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Have dark forces been messing with the Cosmos? is the headline of Dennis Overbye’s piece in the New York Times on February 25 last year, describing tension between measurements of the age of the Universe when atoms first appeared and the age of the Universe now. If the standard models of particle physics and of cosmology are fully correct, these two measurements should agree about “little h”, one of the six parameters of the cosmology standard model. A grant will determine whether the discrepancy between h(CMB) and h(ladder) is significant. CMB is the cosmic microwave background, and ladder is the extragalactic distance ladder, that starts with the dimensions of the solar system and works its way out to the distances of far off galaxies.

Our project will reduce the uncertainties in the ladder and evaluate the statistical significance of the discrepancy. Two space telescopes will be used to do this, one of them the Hubble. Our goal is to reduce the ladder uncertainties to the same level as existing CMB measurement.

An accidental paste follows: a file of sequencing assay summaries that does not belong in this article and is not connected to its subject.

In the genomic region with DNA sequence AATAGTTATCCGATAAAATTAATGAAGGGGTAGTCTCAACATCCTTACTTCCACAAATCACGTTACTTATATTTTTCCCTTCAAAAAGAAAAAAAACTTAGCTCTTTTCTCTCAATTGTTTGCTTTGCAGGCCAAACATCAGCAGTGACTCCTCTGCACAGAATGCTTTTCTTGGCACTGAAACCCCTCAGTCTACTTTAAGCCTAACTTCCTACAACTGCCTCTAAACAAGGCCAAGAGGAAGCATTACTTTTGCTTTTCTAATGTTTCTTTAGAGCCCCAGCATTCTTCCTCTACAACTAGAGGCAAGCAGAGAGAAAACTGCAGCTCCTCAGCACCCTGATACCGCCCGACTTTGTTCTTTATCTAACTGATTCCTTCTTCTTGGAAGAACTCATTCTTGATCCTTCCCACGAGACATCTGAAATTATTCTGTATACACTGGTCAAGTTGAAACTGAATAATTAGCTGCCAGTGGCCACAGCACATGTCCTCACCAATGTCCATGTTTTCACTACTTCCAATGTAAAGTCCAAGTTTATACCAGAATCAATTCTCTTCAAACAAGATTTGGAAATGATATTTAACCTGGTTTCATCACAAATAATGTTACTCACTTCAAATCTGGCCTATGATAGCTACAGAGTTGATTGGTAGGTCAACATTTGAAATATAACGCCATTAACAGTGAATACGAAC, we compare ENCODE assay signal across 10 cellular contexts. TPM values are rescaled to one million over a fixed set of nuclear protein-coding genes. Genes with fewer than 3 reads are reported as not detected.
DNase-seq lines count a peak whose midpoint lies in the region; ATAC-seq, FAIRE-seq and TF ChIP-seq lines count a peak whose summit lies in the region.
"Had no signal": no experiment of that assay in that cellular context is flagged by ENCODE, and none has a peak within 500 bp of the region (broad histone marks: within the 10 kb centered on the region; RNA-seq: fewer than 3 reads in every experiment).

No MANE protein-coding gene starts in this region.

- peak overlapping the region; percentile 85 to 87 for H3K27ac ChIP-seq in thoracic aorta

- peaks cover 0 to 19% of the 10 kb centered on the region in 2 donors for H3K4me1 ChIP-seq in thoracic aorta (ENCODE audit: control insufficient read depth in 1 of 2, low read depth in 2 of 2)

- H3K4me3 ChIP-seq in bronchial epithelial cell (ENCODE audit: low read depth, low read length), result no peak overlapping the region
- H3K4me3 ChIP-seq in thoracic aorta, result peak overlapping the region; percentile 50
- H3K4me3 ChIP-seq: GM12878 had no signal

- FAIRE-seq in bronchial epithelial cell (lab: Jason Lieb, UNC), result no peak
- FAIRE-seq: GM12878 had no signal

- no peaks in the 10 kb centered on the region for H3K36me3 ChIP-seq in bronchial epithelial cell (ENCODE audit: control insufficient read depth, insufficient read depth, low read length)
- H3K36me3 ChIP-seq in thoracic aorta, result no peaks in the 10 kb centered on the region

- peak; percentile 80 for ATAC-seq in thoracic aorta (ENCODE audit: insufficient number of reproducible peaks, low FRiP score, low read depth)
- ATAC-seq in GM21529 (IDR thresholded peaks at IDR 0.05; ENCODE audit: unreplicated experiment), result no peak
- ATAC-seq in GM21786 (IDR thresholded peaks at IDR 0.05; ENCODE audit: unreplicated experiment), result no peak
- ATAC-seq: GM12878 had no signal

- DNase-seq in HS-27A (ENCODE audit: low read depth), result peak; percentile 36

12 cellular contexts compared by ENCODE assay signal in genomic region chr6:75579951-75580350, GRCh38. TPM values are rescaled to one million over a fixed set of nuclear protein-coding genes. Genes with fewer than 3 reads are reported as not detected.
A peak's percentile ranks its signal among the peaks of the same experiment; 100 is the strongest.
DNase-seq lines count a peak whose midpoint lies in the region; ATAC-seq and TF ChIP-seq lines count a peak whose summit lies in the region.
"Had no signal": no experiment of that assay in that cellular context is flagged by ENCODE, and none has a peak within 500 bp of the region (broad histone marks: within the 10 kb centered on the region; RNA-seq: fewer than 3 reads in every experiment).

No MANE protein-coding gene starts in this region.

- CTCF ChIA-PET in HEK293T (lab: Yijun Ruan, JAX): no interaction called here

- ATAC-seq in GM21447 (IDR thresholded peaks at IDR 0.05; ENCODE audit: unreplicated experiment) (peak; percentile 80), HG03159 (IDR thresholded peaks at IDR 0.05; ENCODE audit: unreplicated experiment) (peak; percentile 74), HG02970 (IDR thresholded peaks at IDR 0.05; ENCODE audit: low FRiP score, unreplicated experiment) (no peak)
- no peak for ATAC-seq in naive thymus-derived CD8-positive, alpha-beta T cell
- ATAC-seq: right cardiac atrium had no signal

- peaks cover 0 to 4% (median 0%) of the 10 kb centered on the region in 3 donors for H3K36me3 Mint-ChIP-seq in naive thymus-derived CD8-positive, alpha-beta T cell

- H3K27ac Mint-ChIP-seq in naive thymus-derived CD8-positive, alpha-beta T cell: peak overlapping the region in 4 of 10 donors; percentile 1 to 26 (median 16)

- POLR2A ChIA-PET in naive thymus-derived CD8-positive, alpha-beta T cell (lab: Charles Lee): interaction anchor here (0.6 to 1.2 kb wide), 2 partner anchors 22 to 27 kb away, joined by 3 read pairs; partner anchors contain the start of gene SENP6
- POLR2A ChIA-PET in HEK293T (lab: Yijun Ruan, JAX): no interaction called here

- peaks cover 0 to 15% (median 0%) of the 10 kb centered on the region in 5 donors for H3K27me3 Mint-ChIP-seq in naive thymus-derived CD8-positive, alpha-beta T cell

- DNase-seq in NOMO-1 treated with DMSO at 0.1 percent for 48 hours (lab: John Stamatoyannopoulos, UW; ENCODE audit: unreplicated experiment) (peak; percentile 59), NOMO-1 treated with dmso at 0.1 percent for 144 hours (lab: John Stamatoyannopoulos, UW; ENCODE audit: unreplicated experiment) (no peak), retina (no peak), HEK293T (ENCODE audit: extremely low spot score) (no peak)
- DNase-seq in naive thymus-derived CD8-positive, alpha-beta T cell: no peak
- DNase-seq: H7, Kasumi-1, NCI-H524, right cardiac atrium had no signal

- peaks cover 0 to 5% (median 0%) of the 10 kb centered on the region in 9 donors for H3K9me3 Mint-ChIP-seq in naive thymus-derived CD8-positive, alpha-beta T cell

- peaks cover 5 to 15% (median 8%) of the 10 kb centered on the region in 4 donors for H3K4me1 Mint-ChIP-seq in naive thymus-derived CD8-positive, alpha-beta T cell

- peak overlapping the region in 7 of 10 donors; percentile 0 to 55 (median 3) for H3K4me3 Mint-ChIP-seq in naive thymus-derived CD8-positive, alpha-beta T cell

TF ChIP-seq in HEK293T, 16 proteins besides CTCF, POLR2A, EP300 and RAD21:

Our deliverable is a value of the Hubble Constant with an uncertainty between 1 and 2%. In what follows the terms "little h", H0, and the Hubble Constant are used interchangeably.
Little h is the dimensionless Hubble Constant, that is, the Hubble Constant divided by 100 kilometers per second per Megaparsec. For present purposes, they are all the same thing, the rate of expansion of the Universe.

If two the standard models meet and agree, this is a landmark for fundamental physics. If not, hypotheses such as dark photons and additional neutrinos must be explored.